Hong Kong teacher’s history lesson on first opium war ‘obviously untrue and unacceptable’, says Education Bureau
- Teacher from Ho Lap Primary School told pupils first conflict in 1840 started because Britain ‘wanted to attack China in an attempt to ban smoking’
- School principal apologises and government says it will investigate if teacher is guilty of professional misconduct
An 1846 painting by John Platt captures the signing and sealing of the Treaty of Nanking, which ended the First Opium War, aboard the HMS Cornwallis on August 29, 1842. The men seated at the table include Chinese negotiator Aisin-Gioro Ch'i-ying (second left) and British plenipotentiary Sir Henry Pottinger (right)
A Hong Kong school has apologised after a teacher gave incorrect information to pupils during an online lesson on the first opium war, the 19th century conflict which resulted in China ceding Hong Kong Island to Britain.
The Education Bureau said the teacher’s retelling of the hostilities was “obviously untrue and unacceptable”, adding it would investigate the incident.
A video circulating on social media platforms this week showed a teacher, believed to be from Ho Lap Primary School in Tsz Wan Shan, telling a class that the conflict – which erupted in 1840 – was the result of Britain’s attempt to ban opium smoking in China.
In the three-minute video, the teacher said: “Britain wanted to attack China in an attempt to ban smoking … Because Britain had found back then many people in China were smoking and the problem was really serious.
“Therefore, they [Britain] initiated the opium war so as to destroy these items called opium.”
The principal of Ho Lap Primary School apologised to parents and pupils
While the political background to the conflict is complex, hostilities centred around Britain’s desire to import large amounts of opium into China, while officials from the Qing dynasty were attempting to stamp out trading in the drug.
Ng Shu-tung, the principal of Ho Lap Primary School, apologised to parents and pupils in a written statement on Wednesday, saying the school found some of the teaching materials were incorrect, and relevant materials had been rearranged.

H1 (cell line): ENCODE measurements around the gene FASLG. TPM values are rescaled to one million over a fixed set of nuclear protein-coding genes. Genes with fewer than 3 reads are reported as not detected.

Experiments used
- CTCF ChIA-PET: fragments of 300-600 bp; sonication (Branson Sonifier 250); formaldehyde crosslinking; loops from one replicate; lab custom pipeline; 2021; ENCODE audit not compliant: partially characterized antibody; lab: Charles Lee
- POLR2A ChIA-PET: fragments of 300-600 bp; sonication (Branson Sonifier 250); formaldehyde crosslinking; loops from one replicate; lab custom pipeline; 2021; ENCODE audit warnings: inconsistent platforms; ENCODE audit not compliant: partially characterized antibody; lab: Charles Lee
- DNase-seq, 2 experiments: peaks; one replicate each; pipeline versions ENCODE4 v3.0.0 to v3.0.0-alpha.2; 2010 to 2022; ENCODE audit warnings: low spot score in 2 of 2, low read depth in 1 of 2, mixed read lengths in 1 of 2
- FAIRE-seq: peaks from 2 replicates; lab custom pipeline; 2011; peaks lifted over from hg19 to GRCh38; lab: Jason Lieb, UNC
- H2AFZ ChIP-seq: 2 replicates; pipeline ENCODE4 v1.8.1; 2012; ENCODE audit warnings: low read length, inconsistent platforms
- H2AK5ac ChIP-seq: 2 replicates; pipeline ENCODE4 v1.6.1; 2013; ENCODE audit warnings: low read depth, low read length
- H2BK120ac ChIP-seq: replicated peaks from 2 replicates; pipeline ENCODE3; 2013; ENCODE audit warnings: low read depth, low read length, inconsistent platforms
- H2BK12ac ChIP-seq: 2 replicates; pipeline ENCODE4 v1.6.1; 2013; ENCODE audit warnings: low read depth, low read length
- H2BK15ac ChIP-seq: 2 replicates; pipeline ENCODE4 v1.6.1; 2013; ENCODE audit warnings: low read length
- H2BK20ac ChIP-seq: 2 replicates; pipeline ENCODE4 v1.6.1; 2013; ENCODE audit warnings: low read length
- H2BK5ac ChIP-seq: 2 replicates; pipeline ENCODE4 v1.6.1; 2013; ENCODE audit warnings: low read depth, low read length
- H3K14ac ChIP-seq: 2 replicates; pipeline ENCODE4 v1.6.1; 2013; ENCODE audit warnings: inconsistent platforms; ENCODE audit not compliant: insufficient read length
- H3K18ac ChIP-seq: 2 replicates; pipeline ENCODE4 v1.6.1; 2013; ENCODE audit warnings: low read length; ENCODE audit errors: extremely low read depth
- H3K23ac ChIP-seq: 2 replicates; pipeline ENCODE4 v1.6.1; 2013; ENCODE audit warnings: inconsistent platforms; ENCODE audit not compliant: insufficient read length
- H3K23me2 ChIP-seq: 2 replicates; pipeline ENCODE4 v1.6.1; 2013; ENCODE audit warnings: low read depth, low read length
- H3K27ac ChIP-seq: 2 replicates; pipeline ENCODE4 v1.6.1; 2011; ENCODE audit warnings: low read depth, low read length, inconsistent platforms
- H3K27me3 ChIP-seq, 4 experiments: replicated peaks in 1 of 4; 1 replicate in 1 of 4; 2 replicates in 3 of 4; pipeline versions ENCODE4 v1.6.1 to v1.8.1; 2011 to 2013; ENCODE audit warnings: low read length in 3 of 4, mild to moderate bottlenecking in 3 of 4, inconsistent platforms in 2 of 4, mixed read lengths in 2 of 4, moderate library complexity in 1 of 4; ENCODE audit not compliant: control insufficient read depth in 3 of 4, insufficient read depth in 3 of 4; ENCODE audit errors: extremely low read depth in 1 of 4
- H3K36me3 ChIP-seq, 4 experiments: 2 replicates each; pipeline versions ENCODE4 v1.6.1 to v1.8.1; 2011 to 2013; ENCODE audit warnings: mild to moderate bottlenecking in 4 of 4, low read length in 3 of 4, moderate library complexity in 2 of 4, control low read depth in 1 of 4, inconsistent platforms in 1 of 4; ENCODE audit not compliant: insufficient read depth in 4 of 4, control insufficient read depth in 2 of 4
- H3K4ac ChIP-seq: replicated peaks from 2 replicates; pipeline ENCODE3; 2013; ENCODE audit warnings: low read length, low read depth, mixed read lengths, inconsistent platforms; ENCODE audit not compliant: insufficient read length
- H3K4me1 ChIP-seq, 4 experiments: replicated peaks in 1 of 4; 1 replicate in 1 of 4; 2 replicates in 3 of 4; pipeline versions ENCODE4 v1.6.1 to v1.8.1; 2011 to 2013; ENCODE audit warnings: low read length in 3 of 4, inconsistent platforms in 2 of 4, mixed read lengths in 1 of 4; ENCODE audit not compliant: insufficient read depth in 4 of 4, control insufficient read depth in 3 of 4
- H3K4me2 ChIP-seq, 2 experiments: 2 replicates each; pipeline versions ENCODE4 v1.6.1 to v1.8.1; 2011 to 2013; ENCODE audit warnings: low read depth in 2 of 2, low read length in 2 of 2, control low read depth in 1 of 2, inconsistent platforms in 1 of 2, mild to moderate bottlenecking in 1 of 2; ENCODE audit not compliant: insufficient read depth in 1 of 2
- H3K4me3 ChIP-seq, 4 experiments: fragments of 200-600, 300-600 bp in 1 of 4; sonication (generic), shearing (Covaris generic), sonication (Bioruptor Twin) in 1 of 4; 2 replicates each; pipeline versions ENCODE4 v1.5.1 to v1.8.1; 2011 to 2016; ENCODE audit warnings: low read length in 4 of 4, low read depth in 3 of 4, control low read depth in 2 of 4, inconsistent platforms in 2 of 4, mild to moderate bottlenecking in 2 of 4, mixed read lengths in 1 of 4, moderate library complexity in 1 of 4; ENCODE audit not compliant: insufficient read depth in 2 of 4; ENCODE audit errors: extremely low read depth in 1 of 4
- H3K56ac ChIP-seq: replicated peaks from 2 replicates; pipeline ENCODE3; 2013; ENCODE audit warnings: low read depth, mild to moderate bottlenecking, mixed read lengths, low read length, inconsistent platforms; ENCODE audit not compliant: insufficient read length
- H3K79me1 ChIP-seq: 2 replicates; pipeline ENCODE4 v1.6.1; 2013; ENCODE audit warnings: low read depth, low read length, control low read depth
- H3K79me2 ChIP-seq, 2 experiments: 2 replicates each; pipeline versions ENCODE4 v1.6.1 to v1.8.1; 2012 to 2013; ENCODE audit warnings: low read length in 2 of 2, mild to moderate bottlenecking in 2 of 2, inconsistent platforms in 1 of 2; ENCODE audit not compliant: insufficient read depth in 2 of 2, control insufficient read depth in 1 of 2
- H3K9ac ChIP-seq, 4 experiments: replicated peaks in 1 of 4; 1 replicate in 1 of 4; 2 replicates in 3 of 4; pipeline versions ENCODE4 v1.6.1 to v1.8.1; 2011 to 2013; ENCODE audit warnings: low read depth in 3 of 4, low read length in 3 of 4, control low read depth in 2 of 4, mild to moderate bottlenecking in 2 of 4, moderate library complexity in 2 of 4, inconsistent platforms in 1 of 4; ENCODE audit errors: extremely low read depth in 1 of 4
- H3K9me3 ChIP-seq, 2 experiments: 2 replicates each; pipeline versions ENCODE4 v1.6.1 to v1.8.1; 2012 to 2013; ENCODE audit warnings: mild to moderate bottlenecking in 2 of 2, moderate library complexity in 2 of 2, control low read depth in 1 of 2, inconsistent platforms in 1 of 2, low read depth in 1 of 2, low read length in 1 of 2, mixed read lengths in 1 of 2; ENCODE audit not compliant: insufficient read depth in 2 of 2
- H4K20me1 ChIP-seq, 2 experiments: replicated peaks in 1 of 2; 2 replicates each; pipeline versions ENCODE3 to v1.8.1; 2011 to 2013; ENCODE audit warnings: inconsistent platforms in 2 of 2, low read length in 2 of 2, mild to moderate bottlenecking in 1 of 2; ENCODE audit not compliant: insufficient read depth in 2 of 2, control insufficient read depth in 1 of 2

“The teacher in charge also understands the information which was presented to pupils was not correct, which had brought disturbance to parents and students,” he said. “The school would hope to offer its most sincere apology [on the matter].”
The school did not say if it would take any action against the teacher.
Ng added that some parents had also raised concerns after the video, which showed the online class of the school’s Primary Two general studies lesson, had been circulated to others.
“Our school looks at educating pupils, as well as teachers’ duties very seriously. We promise to improve our current mechanism on handling teaching materials, to make sure students are taught correctly,” said Ng.
On Thursday, a spokeswoman from the Education Bureau said it had contacted the school for details and would look into the issue, including whether the teacher was involved in any act of professional misconduct.
“Teachers should teach students in an objective, rational and impartial manner. They should also make sure the knowledge and concepts they present are correct, so that pupils could learn about the history of one’s nation,” the spokeswoman said.
Ip Kin-yuen, education lawmaker and vice-president of the 100,000-member Professional Teachers’ Union, believed the school should make it clear if the mistake was unintended or if the teacher had misinformed the students deliberately.
“I think it is clear that there was a mistake there,” he said. “But still, I believe the school should carry out its investigation first. The Education Bureau’s strong wording was a bit unnecessary before further details are available.”
Over the past five years, there have been 169 substantiated cases involving teachers’ professional misconduct, with 13 teachers having their registrations cancelled by the government, and another 74 given reprimand or warning letters, according to the latest figures from the Education Bureau.